Jelle Niemantsverdriet, who works as Principal Consultant Forensics and Investigative Response at Verizon Business.
I met Jelle at the Cyber Crime Conference in Rome and, while I was talking to him, I immediately realized how brilliant and skilled he is. So I grabbed the chance to ask him to write something for Punto 1; for my pleasure - and for the pleasure of my readers - Jelle accepted my invitation.
Last week Verizon published the new Data Breach Investigation Report, with the collaboration of the US Secret Service and the Dutch High Tech Crime Unit and Jelle is one of the authors. Hence, having on Punto 1 an "inside view" of the Verizon Report is a very special occasion.
So thank you very much Jelle! Now, I leave the floor to you and to your analysis on Verizon DBIR.
-----------------------------------------------------------------------------------------------2011 DBIR Blog post for Punto 1 weblog
“All you need are logs” as the /dev/random blogs likes us to sing along to. And yes, do we need them – but how seldom we use them…
In the dataset of Verizon and the United States Secret Service, which was used to compile the 2011 Data Breach Investigations Report, none of the breaches were discovered through log analysis. This staggering number came down from an already non-impressive 6 percent and 3 percent of the cases in the previous reports; the most positive interpretation we can give is that there is definitely room for improvement with regard to how organizations monitor their IT environments.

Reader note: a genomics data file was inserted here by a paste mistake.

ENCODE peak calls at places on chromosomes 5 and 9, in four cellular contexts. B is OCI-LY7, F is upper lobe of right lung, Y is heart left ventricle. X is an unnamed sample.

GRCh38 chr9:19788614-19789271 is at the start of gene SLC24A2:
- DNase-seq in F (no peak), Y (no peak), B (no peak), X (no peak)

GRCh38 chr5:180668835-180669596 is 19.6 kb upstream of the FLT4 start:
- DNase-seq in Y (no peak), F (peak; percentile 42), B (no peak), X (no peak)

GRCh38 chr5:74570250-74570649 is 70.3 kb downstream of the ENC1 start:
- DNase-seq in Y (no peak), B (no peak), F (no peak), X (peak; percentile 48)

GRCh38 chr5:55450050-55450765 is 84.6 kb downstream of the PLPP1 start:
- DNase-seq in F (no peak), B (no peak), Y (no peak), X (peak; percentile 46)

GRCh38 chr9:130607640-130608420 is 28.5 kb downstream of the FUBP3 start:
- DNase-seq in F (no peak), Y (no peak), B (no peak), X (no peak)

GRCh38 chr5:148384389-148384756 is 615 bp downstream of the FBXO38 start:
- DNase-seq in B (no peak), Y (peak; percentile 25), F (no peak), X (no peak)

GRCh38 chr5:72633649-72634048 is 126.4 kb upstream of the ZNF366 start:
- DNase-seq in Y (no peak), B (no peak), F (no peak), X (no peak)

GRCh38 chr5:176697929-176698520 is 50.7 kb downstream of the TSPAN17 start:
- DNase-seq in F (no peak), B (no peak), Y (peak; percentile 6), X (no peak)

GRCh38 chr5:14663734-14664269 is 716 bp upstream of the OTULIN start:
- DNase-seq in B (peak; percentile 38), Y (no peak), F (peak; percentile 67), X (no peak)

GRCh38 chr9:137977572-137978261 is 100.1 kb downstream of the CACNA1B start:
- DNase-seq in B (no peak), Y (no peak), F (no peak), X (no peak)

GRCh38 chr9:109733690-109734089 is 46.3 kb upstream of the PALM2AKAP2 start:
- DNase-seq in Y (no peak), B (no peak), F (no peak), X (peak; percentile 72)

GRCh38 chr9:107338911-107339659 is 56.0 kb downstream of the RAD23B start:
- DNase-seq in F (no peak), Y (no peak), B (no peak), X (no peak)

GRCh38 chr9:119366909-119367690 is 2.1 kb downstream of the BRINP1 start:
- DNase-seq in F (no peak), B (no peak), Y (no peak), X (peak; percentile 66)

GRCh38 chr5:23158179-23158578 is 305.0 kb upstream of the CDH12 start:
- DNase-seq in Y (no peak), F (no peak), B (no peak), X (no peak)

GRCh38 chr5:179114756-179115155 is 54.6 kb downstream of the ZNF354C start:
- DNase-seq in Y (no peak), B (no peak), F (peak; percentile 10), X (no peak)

The latest release of the DBIR is the fourth annual report in the ongoing series, which now comprises seven years of analysis of confirmed data breaches. In 2010, the United States Secret Service started to share their breach statistics using the VERIS framework and in 2011 they were joined by the National High Tech Crime Unit of the Netherlands Policy Agency (KLPD). The inclusion of these two law-enforcement agencies clearly demonstrates that it is very well possible to share incident data in aggregate without breaching customer confidentiality; we would like to convince other organizations to follow suit and share information – in a secure way.
Let’s dive into some of the findings: at first glance, two of the most striking statistics are the seemingly paradoxical explosion in number of cases versus the decrease in number of stolen data records. The number of cases went up from 141 in 2009 to a staggering 761 confirmed breaches in 2010. The bad guys must have been busy, it seems… However, there is also a huge drop in number of stolen records: “only” 3.8 million stolen records in 2010, down from more than 143 million in 2009 and more than 360 million in 2008. What is going on here?